Nintendo issued the following statement on the matter:
The High Court of the United Kingdom has ruled that Nintendo's Wii console system infringes on two of Philips' patents, Bloomberg reports. Judge Colin Birss said Nintendo infringed two Philips patents in a ruling today related to the sensor and camera used in the Wii. The judge said that Nintendo did not violate a third patent related to modeling a body in a virtual environment.
A federal appeals court has dismissed a patent infringement claim against Nintendo's Wii Remote controller filed by Triton Tech in 2010. The lawsuit was first filed by Triton Tech in 2010, but was dismissed by a Seattle district court judge because the patent "did not adequately describe a complete invention." The judge rendered the patent invalid. But Triton decided to appeal the decision in the federal appeals court. The Appeals court upheld the lower court ruling on June 13.
In a bid to promote its 2DS - the no-frills version of its 3DS hand-held gaming system, Nintendo will kick off a multi-city tour allowing gamers in select areas try out the device and the newest games for it. Games scheduled for the tour include Kirby: Triple Deluxe, Yoshi’s New Island, Pokémon X and Pokémon Y, The Legend of Zelda: A Link Between Worlds, Super Mario 3D Land, Donkey Kong Country Returns 3D, and Mario Kart 7.
Nintendo of America president Reggie Fils-Aime said lots of interesting things while he was at E3 last week. Adding to his comment that watching people playing games isn't exciting (millions of people do it every day on Twitch and YouTube), Fils-Aime told the Seattle Times that the Wii U is currently second place in console war, right behind Sony's PS4 and right ahead of Microsoft's Xbox One.
It's E3 week and Microsoft, Electronic Arts, Ubisoft, Sony and Nintendo are doing their damnedest to convince us to buy their stuff.
Earlier this week, Nintendo had a digital event announcing it's upcoming games while the other four hosted full press conferences. Who had the best show?
If you need a refresher, you can read our recaps here:
Nintendo of America president Reggie Fils-Aime attempted to address concerns that there has been a real lack of third-party titles for the Wii U announced so far this week, but didn't actually mention any third-party titles. During Nintendo's E3 Direct feed yesterday Nintendo didn't highlight one company outside of its own brand that is developing a game for the Wii U or even the 3DS.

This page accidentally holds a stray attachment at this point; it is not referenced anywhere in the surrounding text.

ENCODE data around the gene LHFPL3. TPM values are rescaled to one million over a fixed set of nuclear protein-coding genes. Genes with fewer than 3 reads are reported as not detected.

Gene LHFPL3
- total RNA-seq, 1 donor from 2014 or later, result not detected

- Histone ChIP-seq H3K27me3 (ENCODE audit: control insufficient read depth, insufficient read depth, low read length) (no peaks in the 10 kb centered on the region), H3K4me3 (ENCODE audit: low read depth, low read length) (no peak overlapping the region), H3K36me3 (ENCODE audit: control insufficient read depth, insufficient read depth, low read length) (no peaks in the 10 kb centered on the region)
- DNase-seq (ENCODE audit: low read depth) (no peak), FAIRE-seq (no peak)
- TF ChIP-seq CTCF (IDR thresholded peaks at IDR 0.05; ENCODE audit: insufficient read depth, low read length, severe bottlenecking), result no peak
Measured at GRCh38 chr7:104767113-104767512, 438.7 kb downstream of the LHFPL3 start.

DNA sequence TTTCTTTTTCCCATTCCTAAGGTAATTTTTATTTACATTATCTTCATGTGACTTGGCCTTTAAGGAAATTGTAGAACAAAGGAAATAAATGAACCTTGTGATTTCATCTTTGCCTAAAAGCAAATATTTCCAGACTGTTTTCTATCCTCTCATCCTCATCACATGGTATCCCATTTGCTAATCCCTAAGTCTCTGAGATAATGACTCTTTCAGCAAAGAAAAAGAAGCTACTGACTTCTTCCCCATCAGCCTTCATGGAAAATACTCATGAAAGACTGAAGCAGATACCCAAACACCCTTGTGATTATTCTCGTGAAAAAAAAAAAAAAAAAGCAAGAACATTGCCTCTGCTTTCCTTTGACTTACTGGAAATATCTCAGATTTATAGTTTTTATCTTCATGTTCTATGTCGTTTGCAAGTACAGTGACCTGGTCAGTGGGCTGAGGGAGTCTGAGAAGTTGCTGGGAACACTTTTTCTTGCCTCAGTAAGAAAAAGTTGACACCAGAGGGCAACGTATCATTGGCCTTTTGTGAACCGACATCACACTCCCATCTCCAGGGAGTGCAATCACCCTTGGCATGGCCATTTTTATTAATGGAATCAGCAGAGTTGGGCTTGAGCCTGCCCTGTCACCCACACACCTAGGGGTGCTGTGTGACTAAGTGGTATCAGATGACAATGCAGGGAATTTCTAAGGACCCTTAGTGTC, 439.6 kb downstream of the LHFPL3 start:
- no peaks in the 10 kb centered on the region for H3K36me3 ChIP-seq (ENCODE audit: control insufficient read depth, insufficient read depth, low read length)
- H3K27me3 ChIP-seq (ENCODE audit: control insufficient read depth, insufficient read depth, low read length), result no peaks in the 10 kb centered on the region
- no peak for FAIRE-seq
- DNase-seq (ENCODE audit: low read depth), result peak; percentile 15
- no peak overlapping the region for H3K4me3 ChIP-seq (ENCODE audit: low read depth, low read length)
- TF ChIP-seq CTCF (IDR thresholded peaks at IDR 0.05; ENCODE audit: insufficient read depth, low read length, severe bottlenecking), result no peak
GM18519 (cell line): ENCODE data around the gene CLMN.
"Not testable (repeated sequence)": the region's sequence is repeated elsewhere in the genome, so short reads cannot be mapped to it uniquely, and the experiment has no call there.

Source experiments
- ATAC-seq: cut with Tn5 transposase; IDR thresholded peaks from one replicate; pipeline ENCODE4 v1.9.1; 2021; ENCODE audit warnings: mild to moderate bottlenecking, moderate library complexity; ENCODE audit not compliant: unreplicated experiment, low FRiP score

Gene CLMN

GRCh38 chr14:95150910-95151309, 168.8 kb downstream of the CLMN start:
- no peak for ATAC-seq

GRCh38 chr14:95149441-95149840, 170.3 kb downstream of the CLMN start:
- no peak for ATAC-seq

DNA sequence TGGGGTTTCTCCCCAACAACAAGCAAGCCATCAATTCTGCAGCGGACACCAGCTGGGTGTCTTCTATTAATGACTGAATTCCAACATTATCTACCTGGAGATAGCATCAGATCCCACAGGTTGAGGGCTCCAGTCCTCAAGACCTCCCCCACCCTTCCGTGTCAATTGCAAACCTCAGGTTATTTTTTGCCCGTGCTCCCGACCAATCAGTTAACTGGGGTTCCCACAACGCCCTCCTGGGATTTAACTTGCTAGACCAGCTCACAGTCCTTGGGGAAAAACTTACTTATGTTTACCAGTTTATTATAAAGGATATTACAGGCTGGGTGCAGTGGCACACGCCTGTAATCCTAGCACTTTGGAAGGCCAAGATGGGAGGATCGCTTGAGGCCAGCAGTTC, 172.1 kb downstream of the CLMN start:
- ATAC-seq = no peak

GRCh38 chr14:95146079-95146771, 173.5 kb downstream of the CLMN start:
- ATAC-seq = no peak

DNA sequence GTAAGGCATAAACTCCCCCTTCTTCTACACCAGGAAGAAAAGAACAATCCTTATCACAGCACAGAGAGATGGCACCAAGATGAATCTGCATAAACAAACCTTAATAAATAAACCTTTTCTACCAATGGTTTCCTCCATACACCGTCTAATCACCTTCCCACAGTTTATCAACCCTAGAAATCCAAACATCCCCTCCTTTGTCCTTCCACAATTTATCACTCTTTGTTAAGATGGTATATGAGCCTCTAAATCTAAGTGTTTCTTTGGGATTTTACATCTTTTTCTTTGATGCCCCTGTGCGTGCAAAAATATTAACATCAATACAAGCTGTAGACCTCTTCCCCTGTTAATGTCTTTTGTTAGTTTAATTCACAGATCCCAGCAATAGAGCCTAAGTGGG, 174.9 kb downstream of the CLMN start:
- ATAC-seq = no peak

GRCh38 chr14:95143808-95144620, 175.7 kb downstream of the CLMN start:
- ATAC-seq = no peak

Nintendo's Digital E3 Event opened with Nintendo of America president Reggie Fils-Aime facing off against Nintendo president Satoru Iwata in a fight to promote Super Smash Bros. on the Wii U. The fight then transitioned into a fight in Super Smash Bros. using Miis of both Nintendo executives, but the tide of battle changes when Satoru uses a Mario action figure that brings Mario into the match for a two-on-one fight against Reggie.
Andrew Eisen's latest video offers ten far-out predictions about what Nintendo will announce at its E3-releated Nintendo Direct press event today at 9 AM PT. We won't spoil the video for you, but most of these predictions are way over the top and possibly the bi-product of Andrew's sometimes over-active imagination and a lack of sleep. You can watch the video to your left.
Here's a crazy prediction from us. Nintendo will finally announce that a proper sequel to the SNES version of Earthbound will be coming to Wii U and 3DS in November.
The Electronics Entertainment Expo is next week and kicking it off is a round of press conferences where the biggest publishers will try and dazzle you with game announcements and spectacle in an attempt to win your dollars.
Of course, these presentations rarely go off without a hitch. Everything from technical failures such as Nintendo's Skyward Sword demo from 2011 or EA's Battlefield 4 false start last year to horrible hosts such as "Mr. Caffeine" from Ubisoft's 2011 presser and Jamie Kennedy who MC'd Activision's show in 2007.
Nintendo announced today that it will consolidate its European operations and lay off 130 employees. The company said in a press release today that it will be closing its headquarters building and a warehouse in Großostheim, Germany and moving its European operations to Frankfurt. These changes mean that an estimated "130 permanent employees" will be laid off.
The popular puzzle game Tetris is 30 years old today. The game became popular when it appeared on a new hand-held system from Nintendo - the GameBoy - and the rest is history.
Bloomberg TV program "Bloomberg West" has a segment on the latest episode of the show featuring Wedbush Securities' Michael Pachter discussing the popularity of Tetris and its impact on video games today.
Last week we asked readers, "Is Forcing a Revenue Split With Let's Players in Nintendo's Best Interest?" A majority of the votes cast said that this latest move by Nintendo to get a cut of the revenues Let's Play video creators get from YouTube will bite them in the ass at some point down the road.
Last year, Nintendo pissed off a good chunk of the internet by smacking a bunch of YouTube Let's Play videos with copyright claims, seeking to suck up all the ad revenue generated by videos of fans playing its games.
In the face of angry fans, something a company struggling to sell its new console really doesn't need, Nintendo backed off.